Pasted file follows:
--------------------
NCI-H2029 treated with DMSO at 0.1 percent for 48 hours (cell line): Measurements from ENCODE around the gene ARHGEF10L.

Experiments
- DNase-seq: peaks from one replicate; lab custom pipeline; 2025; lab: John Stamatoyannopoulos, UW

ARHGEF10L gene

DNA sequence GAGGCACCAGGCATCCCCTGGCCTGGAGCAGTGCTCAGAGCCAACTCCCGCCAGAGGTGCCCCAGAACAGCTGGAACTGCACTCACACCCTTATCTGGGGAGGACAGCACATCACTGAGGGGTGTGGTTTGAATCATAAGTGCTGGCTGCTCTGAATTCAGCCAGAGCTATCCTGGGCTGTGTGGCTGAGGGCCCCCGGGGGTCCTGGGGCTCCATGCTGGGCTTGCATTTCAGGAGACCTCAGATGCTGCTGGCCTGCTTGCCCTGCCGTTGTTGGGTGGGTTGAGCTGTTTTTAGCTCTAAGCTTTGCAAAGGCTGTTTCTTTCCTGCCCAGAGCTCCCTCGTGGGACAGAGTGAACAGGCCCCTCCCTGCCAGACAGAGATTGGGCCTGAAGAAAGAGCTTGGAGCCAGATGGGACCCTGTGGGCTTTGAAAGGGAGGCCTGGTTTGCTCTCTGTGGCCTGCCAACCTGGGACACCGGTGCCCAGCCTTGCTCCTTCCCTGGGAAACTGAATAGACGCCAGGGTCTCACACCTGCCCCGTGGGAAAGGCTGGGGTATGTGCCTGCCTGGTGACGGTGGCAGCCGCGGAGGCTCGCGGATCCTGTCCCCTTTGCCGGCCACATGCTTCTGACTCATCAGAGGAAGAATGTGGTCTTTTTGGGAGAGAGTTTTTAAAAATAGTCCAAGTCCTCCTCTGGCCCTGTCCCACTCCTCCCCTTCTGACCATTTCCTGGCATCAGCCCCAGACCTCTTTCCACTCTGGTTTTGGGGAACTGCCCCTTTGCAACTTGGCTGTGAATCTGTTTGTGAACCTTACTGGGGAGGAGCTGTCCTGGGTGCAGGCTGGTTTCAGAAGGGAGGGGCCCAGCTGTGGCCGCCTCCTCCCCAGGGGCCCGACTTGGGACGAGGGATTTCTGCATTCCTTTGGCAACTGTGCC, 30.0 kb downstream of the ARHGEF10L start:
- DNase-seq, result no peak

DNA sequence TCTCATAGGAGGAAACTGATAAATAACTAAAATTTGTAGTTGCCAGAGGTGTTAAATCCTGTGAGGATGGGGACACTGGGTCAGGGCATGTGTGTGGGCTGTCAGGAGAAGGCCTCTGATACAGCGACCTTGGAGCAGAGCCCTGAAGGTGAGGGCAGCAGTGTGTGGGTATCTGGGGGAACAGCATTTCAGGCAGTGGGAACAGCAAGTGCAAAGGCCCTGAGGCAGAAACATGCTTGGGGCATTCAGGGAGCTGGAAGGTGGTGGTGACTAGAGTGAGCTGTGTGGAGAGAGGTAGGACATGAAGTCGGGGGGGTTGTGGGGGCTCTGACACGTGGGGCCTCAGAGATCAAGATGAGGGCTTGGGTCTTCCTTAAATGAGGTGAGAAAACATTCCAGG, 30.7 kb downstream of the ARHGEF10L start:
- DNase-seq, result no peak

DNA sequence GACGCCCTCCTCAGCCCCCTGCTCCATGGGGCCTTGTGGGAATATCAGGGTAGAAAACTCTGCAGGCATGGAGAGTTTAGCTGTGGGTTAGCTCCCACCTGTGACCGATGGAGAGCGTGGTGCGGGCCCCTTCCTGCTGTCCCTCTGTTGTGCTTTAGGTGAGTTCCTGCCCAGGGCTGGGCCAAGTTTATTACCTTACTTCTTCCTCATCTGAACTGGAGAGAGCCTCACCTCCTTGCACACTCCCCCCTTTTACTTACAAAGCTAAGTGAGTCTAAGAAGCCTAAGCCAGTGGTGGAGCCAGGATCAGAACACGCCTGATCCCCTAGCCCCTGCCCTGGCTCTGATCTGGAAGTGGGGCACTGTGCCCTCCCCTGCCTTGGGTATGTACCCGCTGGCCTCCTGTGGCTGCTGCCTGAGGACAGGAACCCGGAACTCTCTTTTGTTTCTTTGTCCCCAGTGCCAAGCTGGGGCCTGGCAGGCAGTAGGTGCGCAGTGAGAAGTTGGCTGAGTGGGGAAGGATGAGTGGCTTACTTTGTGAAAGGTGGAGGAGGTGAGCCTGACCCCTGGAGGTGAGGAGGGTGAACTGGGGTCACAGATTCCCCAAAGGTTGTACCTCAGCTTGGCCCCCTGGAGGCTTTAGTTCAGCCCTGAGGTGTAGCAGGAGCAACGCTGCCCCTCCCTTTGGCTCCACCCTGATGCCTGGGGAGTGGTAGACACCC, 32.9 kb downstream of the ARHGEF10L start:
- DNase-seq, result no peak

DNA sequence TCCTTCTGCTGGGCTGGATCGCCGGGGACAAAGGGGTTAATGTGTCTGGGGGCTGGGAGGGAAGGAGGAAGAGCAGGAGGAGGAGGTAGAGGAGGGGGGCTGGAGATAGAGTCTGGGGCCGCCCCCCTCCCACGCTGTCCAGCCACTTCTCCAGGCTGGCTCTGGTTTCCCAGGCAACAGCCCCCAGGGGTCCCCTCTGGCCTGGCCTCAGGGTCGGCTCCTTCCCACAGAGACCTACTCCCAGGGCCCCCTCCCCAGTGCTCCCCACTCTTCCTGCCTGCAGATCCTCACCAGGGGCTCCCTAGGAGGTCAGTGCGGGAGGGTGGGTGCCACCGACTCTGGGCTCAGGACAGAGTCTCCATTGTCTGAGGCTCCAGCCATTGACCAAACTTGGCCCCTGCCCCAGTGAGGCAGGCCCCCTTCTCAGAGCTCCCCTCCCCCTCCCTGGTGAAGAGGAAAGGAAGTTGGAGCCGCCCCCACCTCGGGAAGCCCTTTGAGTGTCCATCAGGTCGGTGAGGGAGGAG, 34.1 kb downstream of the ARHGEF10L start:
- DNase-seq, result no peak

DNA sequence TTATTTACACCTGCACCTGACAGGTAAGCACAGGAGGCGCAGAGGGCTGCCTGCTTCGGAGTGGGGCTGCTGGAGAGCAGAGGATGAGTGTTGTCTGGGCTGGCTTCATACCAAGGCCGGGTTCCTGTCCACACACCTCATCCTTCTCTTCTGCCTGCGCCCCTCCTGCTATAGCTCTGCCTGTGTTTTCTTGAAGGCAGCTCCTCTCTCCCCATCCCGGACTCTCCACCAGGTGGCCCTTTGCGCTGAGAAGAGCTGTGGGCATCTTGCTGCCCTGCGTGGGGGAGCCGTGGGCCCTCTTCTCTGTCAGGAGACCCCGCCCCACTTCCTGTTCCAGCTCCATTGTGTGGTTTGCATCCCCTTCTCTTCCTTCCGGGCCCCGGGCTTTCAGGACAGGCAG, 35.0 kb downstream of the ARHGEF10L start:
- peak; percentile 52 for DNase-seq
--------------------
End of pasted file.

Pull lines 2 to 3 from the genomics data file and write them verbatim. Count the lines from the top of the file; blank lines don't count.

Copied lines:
Experiments
- DNase-seq: peaks from one replicate; lab custom pipeline; 2025; lab: John Stamatoyannopoulos, UW